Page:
Once Upon A Time, in a land far, far away from where I’m writing this, I worked for a non-profit science education research corporation called TERC. I did a number of different kinds of work there, but my favorite was designing lesson plans and activities to help people learn about ecology and climate science. One of teams I was on did a lot of outreach to schools, museums, nature centers, aquaria, and other organizations that dealt with science education in New England, with the goal of building connections between schools and “informal” educational institutions, so that kids could do actual research activities as part of their science education.
Climate change ecology is a field that spends a lot of time on phenology – the study of seasonal behavioral patterns. The first lessons in our Climate Lab project involved spring leaf-out, and bird migration, for example, and some of the first research I dug up for a list of recorded changes due to climate change was fish moving north earlier in the season, because the water was getting too warm. It makes sense, right? With the temperature rising, and the weather getting more unpredictable, plants and animals have been getting mixed signals from their environment, and it’s been throwing everything into chaos for at least a couple decades now. Insects and plants come out early because it’s warmer. That’s fine for the insects, but it’s terrible for the plants and the birds. A lot of migratory birds rely on things like day length or some evolved internal clock or sense of Earth’s orbit. That means that they can’t change their timing in response to changes in weather – climate change doesn’t affect that.
So the birds arrive late, because the bugs were out early, and their offspring either starve, or don’t get as good a start on life. More than that, the annual horde of caterpillars are no longer kept in check by birds, so they do a lot more damage to the plants they eat, which in turn makes them less resilient.
And that’s just one set of relationships. It doesn’t touch on how mammals fit in, the effects on things like pollination, or how the damage to the migratory bird population affects the ecosystems in South or Central America where they spend their winters. As I studied this stuff, I got a distinct feeling that although I couldn’t see it, the entire surface of the planet was seething around us, like the ripples on the surface of a pot of water just about to boil. Plants and animals are evolving – changing their shapes and sizes in response to their changing environment. The birds I mentioned before are changing their migratory timing, but they’re doing it the hard way; the individuals who migrate too late often can’t keep their young alive, and those that migrate earlier do a little better. Generation by generation, death by death, everything around us is changing; but it’s not changing fast enough.
If we ever get our act together, politically, and start trying to actually clean up our mess, we’re going to want to know what’s been happening in the ecosystems around us. That will give us the tools we need to help shore up their weaknesses, and help rebuild the ecosystems on which we depend. That’s why it’s essential that the sciences continue to be a priority as we deal with this chaotic new world, and why I was so proud to be part of a project that was teaching people how to participate in that research, even without any actual training in science.
The activities I helped design were often based on the specialties and resources of the nature center in question, be it fish or fowl, and at the tail end of my time at TERC, I started working on materials connected to the Mystic River Watershed Association (MRWA. In particular, we were focused on fish migration. Salmon are probably the most famous (and in my opinion best-tasting) anadromous fish, but the waters of the world are teeming with fish that live most of their lives in the ocean, but swim up streams and rivers to breed. Probably the second most famous, at least in the Boston area where I used to live, is the Alewife. The Alewife is an anadromous herring that historically ran in streams along the northern Atlantic coast of North America. It’s the name of the northernmost station on the MBTA’s Red Line, and the name of a nearby brook. Alewife brook used to be filled with the fish every year, but in living memory, it has been a polluted roadside canal inhabited by algae and invasive carp.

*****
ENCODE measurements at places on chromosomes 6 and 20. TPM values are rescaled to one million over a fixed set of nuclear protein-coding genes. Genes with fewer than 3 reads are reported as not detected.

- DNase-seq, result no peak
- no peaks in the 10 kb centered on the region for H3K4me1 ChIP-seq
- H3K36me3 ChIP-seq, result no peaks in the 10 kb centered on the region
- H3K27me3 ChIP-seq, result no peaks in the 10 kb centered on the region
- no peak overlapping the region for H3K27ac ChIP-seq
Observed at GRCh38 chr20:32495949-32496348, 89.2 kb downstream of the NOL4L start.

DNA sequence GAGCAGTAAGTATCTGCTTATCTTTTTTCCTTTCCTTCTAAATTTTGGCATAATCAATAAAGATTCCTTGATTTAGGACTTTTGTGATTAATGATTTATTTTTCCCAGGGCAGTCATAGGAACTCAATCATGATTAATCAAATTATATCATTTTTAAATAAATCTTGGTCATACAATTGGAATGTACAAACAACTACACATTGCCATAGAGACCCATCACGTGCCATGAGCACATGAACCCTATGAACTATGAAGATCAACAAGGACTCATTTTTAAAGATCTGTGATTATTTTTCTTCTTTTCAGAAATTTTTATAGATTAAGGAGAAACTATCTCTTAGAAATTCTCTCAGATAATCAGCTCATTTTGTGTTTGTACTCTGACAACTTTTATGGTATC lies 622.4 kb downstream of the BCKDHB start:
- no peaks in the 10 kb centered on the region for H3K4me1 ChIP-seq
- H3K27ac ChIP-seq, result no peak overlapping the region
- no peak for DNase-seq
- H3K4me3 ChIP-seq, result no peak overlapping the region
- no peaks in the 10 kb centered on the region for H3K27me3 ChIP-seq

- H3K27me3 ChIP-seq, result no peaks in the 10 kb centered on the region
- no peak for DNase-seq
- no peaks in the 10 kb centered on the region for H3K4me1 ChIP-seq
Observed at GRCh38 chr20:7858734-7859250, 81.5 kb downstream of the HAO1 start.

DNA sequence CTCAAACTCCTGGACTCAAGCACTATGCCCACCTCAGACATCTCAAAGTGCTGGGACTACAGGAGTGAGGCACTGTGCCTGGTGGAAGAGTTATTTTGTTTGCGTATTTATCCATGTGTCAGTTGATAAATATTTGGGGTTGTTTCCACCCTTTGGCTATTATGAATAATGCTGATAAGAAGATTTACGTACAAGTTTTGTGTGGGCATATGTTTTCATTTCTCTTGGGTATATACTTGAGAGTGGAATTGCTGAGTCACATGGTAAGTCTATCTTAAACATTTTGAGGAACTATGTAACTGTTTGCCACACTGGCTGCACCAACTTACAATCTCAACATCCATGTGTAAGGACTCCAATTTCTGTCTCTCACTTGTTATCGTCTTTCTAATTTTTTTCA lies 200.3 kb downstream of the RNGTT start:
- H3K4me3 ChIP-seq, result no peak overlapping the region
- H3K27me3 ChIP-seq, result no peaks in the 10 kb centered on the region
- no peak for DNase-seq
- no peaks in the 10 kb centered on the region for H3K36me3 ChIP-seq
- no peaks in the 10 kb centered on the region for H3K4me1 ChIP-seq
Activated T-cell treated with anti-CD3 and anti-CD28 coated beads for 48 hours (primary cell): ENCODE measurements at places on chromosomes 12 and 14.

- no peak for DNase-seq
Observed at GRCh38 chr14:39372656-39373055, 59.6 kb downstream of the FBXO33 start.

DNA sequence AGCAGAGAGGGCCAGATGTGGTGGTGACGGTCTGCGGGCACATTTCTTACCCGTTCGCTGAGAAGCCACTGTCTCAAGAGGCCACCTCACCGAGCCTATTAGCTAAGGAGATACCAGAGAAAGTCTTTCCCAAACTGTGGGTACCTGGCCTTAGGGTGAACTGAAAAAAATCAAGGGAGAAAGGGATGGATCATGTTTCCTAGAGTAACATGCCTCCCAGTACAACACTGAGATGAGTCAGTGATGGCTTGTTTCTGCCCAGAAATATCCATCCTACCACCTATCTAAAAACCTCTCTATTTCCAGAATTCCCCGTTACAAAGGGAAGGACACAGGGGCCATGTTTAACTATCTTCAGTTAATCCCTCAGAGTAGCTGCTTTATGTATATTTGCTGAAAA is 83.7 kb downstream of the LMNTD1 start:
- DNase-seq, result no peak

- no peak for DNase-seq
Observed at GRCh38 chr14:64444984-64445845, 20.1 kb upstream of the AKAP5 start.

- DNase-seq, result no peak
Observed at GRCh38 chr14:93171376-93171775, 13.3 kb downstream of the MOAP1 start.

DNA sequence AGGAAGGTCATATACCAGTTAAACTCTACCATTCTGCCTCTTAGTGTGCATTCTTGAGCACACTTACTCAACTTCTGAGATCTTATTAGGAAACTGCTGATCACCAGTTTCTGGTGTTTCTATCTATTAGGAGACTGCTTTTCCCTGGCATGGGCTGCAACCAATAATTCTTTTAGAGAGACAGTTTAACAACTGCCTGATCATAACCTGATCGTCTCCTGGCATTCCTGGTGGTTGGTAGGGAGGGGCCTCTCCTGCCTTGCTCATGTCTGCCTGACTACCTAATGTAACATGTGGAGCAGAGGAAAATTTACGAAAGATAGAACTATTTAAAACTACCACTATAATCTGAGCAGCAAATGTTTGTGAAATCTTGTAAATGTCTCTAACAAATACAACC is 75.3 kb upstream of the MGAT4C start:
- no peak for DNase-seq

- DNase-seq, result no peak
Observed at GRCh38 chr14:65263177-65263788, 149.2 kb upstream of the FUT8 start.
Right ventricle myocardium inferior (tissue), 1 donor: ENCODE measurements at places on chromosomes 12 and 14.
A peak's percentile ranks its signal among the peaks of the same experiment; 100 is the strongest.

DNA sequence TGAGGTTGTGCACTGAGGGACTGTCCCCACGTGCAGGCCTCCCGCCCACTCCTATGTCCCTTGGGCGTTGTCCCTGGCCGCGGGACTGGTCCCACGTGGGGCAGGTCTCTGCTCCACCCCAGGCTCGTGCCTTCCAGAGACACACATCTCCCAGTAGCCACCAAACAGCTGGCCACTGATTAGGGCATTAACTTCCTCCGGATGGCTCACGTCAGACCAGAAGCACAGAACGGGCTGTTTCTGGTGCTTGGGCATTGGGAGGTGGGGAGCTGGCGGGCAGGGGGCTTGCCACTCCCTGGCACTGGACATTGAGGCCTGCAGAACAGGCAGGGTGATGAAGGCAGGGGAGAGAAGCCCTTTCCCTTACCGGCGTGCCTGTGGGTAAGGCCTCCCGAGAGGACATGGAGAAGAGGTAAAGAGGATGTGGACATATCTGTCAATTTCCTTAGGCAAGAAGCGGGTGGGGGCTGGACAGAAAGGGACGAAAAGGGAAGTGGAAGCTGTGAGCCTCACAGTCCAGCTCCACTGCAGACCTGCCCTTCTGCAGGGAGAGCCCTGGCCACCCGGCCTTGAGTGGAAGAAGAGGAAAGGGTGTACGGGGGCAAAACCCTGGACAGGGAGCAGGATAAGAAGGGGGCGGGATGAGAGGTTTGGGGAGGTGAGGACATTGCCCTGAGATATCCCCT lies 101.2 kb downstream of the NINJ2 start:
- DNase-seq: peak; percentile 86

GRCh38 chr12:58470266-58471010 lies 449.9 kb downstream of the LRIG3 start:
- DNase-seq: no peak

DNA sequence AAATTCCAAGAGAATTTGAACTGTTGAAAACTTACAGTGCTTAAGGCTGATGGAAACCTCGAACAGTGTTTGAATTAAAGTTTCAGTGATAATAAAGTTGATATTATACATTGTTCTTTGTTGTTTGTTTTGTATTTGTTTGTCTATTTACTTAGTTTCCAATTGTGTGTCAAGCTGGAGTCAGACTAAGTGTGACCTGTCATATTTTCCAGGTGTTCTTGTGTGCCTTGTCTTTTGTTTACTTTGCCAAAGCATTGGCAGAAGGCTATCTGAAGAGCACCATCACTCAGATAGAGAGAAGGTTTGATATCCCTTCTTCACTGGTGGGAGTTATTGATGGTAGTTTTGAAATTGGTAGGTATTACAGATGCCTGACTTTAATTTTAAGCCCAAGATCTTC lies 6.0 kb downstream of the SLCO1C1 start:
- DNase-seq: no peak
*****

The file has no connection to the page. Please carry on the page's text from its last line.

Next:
That said, there have been conservation efforts along the coast, in contrast to the control efforts further west, where canals and shipping have turned them into an invasive species. The MRWA is responsible for one of the conservation successes, and they oversee a fish ladder to allow Alewife and their cousin species the blueback herring to get over a dam and into the Mystic Lakes, where they spawn. In this case, “oversee” is literal, as they’ve got a camera to record the fish during their seasonal runs, to help track the population.
The problem is, the only way to be sure of their numbers is to literally count them. It’s a monumental task, and one that’s ripe for counting errors. They’ve found a brilliant solution, and it gets back to the kinds of educational activities I mentioned at the beginning. There’s a website where anyone in the world can look at sections of video, count how many fish they see, and enter that number. The video presented is random, and your count is considered along with everyone else who entered a count for that same video. That means that if I count a leaf as a fish, your more accurate count basically cancels out my error. When you have a dozen different people looking at each video, the odds are pretty good that an accurate consensus will emerge. There’s no need for a supercomputer or for someone to spend countless hours watching blurry fish go by a window, and trying to stay focused enough to get an accurate count.